Article 8 of the official Laws of Chess reads: "In the course of play each player is required to record his own moves and those of his opponent in the correct manner, move after move, as clearly and legibly as possible, in the algebraic notation (Appendix E), on the ‘scoresheet’ prescribed for the competition. It is forbidden to write the moves in advance, unless the player is claiming a draw according to Article 9.2 or 9.3 [my emphasis]."
I don't know about you but I've always had a problem with that last bolded bit. Of course, I follow the rule, but prior to its introduction my method was to first write down a move before actually playing it. And yes, many a times back then I would re-examine the position, thought for a little more, then changed what I wrote. It is apparently exactly this kind of behaviour that the rule is designed to prevent for, as some would say, it's tantamount to cheating.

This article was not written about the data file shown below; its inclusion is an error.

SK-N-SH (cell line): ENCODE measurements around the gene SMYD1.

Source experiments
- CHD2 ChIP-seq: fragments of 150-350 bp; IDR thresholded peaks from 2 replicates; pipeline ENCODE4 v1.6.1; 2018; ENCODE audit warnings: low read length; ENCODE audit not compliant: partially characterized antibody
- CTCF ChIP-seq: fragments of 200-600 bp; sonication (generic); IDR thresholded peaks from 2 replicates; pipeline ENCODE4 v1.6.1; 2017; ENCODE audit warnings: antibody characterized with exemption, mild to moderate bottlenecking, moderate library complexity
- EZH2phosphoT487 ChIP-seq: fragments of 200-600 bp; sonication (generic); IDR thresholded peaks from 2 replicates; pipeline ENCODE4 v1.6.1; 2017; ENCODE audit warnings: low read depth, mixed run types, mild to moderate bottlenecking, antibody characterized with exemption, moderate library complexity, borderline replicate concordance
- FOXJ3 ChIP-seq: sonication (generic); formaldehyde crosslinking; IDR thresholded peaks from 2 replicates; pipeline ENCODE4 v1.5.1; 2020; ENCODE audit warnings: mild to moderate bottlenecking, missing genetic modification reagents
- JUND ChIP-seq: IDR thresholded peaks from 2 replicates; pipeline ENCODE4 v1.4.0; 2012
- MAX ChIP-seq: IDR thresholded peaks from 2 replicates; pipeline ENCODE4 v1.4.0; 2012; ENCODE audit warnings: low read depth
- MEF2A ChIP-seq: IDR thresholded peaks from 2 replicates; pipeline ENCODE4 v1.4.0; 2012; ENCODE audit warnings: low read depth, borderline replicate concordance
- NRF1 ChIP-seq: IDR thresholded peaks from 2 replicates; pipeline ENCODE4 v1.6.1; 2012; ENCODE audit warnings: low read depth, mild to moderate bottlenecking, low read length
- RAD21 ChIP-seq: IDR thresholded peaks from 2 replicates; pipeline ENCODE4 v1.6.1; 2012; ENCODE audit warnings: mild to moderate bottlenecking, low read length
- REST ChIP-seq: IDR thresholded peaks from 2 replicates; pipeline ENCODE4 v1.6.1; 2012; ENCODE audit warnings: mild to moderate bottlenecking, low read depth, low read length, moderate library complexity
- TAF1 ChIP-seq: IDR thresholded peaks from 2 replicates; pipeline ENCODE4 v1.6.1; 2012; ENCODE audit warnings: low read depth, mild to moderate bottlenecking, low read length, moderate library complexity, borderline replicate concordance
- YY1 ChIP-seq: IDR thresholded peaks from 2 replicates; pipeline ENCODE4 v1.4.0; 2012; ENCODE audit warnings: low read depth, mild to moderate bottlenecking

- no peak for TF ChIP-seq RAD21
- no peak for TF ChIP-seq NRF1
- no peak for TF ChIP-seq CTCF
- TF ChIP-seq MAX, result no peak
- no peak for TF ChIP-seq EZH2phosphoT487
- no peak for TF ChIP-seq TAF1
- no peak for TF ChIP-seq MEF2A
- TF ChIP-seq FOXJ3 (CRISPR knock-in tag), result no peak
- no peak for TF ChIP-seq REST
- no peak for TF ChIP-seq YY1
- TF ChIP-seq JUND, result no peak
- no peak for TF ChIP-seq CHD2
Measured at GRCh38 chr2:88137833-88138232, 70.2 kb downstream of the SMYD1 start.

If it's a product of my own thinking process, how in the hec is it cheating? Honestly, it's a total joke.
Look - if there's one behaviour that we ought to stop, it's being able to walk around during your game. Forget the next move or correct plan in a Sicilian Najdorf? Problem solved: just look for a board with a similar opening. If that's not cheating, I don't know what is.
I predict that a couple of years from now, this will be next brilliant idea by FIDE. And they can thank me for it too.